Lovells changes Muslim law on loans

Solicitors from Lovells have obtained a ruling that will allow young Muslims in the UK to accept loans from the Prince’s Trust under Shariah law.

The firm did the work pro bono, with pro bono co-ordinator Yasmin Waljee and Islamic banking partner Shibeer Ahmed leading the team.

The Prince’s Trust provides start-up loans to young entrepreneurs. However, many Muslims have not applied to the charity because according to Shariah law, organisations are not allowed to charge interest on a loan.

The Prince’s Trust typically charges lenders between 3 and 4 per cent interest on every loan.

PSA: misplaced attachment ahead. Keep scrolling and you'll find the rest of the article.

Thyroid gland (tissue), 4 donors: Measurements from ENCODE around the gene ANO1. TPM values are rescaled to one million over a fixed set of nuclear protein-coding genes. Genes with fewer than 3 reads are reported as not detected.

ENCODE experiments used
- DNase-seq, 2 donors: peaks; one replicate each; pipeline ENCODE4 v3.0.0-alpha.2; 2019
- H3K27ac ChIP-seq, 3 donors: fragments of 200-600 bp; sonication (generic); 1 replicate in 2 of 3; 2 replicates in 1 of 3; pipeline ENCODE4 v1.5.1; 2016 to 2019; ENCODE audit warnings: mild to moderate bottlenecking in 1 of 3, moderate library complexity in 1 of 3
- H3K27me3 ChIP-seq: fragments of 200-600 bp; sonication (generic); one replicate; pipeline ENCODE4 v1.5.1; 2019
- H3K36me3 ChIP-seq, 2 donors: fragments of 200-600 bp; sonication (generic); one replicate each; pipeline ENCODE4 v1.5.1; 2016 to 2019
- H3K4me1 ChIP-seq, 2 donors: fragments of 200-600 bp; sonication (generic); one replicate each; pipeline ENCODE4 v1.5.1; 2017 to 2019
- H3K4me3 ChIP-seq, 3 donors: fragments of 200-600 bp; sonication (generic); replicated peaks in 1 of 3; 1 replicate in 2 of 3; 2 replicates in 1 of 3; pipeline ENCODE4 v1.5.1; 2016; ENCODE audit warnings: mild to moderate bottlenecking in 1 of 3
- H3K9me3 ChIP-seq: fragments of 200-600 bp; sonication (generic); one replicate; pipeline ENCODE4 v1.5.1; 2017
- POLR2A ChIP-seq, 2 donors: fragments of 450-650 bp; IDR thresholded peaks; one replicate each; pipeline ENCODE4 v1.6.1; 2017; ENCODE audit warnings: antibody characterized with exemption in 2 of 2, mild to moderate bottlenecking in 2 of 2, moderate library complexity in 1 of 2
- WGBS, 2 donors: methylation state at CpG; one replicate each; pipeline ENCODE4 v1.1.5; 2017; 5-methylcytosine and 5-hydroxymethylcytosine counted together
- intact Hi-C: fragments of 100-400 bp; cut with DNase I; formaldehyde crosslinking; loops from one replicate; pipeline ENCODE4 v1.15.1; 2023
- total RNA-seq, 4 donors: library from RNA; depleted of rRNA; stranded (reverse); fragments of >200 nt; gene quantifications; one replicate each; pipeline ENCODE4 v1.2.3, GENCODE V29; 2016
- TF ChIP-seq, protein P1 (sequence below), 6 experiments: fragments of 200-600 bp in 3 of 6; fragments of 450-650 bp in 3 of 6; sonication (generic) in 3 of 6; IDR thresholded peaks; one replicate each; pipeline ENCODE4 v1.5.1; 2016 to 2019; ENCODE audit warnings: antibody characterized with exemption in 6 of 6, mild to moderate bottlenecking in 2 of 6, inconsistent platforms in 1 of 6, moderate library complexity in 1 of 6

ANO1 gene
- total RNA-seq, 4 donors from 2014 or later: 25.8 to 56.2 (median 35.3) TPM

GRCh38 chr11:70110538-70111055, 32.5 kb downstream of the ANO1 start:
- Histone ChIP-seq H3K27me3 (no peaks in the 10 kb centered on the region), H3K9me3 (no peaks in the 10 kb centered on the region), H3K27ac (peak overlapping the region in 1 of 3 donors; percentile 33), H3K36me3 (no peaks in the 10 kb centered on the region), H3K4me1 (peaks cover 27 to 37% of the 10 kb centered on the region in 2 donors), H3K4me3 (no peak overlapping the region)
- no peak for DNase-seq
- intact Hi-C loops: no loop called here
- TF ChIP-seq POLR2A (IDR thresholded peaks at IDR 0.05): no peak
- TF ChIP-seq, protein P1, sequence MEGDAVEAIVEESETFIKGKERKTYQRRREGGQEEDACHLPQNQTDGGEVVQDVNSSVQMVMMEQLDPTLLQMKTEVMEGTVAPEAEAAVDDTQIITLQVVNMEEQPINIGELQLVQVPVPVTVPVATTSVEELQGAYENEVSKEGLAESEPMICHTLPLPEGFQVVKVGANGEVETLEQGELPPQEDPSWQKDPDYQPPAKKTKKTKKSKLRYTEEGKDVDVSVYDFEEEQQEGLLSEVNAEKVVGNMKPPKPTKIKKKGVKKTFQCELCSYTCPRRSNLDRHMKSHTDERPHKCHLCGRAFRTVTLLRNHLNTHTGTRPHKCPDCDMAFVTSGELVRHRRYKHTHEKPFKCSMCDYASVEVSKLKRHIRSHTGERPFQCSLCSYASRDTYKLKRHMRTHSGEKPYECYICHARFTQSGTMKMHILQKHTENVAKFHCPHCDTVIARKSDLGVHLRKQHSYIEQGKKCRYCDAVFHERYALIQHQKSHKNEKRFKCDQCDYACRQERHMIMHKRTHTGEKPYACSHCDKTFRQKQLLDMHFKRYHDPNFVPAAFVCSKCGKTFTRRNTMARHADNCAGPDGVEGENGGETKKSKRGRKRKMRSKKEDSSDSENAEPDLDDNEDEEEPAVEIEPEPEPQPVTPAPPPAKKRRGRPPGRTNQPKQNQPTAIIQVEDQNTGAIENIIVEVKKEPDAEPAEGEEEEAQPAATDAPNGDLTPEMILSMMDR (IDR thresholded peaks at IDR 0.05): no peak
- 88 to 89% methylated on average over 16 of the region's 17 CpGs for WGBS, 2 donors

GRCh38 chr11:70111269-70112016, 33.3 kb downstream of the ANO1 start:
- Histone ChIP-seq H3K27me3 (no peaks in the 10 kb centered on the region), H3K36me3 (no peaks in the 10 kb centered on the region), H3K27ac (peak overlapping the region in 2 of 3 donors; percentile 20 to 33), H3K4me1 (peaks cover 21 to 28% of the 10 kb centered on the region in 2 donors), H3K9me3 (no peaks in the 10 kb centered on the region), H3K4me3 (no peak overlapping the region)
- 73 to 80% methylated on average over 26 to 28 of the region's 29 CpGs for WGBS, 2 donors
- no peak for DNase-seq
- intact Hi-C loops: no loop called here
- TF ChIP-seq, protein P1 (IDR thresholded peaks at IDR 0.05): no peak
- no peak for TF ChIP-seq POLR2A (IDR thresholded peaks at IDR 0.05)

Lovells sought advice from leading Shariah scholar Sheikh Nizam Yaquby, who ruled that the small amount of interest on the Trust loans should be regarded as an ‘administration charge’, therefore not conflicting with Shariah rulings. Yaquby added: “The amounts charged by the Prince’s Trust for business loans granted by it do not even cover the total annual direct costs of administrating the business loans scheme.” Lovells also managed to persuade the Muslim Council of Great Britain to accept the Prince’s Trust loans under Shariah law.